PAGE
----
What I love about Austen is how she writes with such intelligence and is not afraid to assume a similar intelligence on the part of the reader. Her sentence structure is elegant, her vocabulary immense and yet natural in the dialog of her characters, and her wit delightful. Of course the style is dated and out of fashion now, and the overt class prejudice is so blatant, even to some extent with her virtuous and open-minded heroines, that it can be off-putting to our modern ears. If words like thither, innoxious, plighted, and hitherto throw you for a loop, then Austen is not for you. Her prose is replete with sentences like: “She reentered the house so happy as to be obliged to find an alloy in some momentary apprehensions of its being possible to last.” They parse exquisitely for a grammarian but sag thickly like an overdecorated Christmas tree to others.

I first read this book in the 1970s when I needed a pocket book to read on the New York subway commuting to work. This time around I listened to the audiobook, which is perfectly read by Nadia May. I recommend it highly.

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The Twelve Lives of Samuel Hawley by Hannah Tinti

The Twelve Lives of Samuel HawleyThe Twelve Lives of Samuel Hawley by Hannah Tinti
My rating: 3 of 5 stars

This is a difficult book to classify. There are plenty of killings, but it’s not a murder mystery. There isn’t a single cop or detective working on any of them, at least reported in the story. The title refers to the many shooting incidents in which the title character, Sam Hawley, takes a bullet. Sandwiched between these episodes of violent gunplay, most of them in the distant past, are chapters of Hawley’s current life with his teenage daughter Loo. Those chapters form a rather standard coming of age story.

I can’t say I liked the story all that much, but it wasn’t as repellent as the level of violence would suggest. The characters were interesting; credible – not so much. I’ve seen many caper movies or similar escapist fare where you are to root for the criminal. I have no problem with that when the crooks are ripping off the bigger crooks (e.g. The Sting). I don’t have that feeling with the real scumbags (e.g. Bonnie and Clyde). I think Tinti was trying to hit that spot where the protagonist is likeable enough that we cheer him on. Unfortunately, she missed it, at least for me. Bear in mind I’m retired FBI and do not like criminals. Hawley is a rather despicable character, even though he loves his daughter and makes an effort to leave “the life.” I found myself rooting for him to survive his many criminal escapades solely for Loo’s sake, but the nature of the format is such that you know he will at least until the very end, so there is no suspense.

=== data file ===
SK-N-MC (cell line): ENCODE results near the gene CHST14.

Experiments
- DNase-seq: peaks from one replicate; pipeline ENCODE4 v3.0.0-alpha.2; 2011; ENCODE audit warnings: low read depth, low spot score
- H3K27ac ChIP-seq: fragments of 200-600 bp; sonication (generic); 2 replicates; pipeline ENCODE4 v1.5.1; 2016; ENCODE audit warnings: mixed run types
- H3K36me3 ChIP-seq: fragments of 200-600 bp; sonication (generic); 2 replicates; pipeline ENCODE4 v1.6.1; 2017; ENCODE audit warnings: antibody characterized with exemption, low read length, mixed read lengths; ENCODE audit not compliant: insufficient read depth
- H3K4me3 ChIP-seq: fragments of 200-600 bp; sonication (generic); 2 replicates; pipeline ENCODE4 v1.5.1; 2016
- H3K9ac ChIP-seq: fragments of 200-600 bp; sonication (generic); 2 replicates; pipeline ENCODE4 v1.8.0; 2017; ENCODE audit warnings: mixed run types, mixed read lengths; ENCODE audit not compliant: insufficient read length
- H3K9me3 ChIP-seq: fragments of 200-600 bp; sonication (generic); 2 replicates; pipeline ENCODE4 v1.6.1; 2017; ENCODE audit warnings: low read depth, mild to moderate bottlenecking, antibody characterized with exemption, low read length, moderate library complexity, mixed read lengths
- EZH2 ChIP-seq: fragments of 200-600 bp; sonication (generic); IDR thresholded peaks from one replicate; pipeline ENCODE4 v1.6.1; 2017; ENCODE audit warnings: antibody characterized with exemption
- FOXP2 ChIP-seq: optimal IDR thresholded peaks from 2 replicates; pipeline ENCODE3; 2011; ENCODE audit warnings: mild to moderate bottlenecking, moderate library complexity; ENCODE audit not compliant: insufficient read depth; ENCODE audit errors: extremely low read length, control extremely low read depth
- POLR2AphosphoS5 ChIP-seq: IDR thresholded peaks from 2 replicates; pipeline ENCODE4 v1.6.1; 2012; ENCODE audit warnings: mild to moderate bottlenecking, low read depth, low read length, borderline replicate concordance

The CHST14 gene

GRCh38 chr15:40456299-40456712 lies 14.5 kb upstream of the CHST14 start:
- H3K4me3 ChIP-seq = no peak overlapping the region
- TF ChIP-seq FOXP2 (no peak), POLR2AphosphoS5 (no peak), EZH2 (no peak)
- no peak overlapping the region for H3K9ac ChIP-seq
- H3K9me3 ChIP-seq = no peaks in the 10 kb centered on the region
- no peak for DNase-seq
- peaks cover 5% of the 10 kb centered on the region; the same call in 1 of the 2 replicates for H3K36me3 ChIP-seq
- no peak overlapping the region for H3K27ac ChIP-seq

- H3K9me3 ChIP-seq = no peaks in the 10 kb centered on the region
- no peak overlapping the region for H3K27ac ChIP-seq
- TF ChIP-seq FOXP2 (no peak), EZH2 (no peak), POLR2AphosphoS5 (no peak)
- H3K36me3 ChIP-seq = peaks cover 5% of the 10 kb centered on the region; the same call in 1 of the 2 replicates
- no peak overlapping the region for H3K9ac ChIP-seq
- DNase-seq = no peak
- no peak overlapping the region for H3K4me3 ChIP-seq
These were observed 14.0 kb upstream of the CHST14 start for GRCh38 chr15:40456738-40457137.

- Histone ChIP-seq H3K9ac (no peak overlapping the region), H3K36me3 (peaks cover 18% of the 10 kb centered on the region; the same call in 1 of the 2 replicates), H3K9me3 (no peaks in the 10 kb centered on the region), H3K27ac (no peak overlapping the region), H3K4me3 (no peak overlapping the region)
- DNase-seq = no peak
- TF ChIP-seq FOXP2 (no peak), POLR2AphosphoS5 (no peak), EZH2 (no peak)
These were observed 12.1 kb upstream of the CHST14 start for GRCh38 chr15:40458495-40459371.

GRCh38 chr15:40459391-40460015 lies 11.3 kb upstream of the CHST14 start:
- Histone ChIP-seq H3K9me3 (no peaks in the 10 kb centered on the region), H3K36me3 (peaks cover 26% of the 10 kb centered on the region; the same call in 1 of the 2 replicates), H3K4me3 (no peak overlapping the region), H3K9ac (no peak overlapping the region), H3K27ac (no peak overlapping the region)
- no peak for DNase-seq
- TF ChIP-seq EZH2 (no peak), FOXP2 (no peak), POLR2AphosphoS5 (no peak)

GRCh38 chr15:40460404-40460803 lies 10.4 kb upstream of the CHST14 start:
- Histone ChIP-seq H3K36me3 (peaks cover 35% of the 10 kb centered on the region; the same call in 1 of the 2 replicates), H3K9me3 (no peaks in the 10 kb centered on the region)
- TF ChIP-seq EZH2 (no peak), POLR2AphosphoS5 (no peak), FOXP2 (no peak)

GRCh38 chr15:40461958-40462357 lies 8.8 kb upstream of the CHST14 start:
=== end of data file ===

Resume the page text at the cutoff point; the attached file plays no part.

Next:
I can’t help but feel that the excessive violence was just a form of pandering to the baser readership instincts that drive book sales. I never developed an empathy for the characters. This resulted in a reading experience much like reading a series of police incident reports. Just the facts, ma’am. It was just good enough to keep me reading to the end, although I came close to putting it down and not picking it up again several times. Some long waits in the doctor’s office helped keep me on track with it.

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Anagrams on the News – sad

Once again we have proof that the real threat of violence in America is not from Arab terrorists but from white American men who like guns.


Two anagrams on the news:

O, those deadly American bump stocks

(Los Angeles Times)

O, those deadly American bump stocks ~ must be yoked; splotch on America. Sad!

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Image: Christopher Dombres

Friday, October 6, 2017

Stephen Craig Paddock = then a sick dog crapped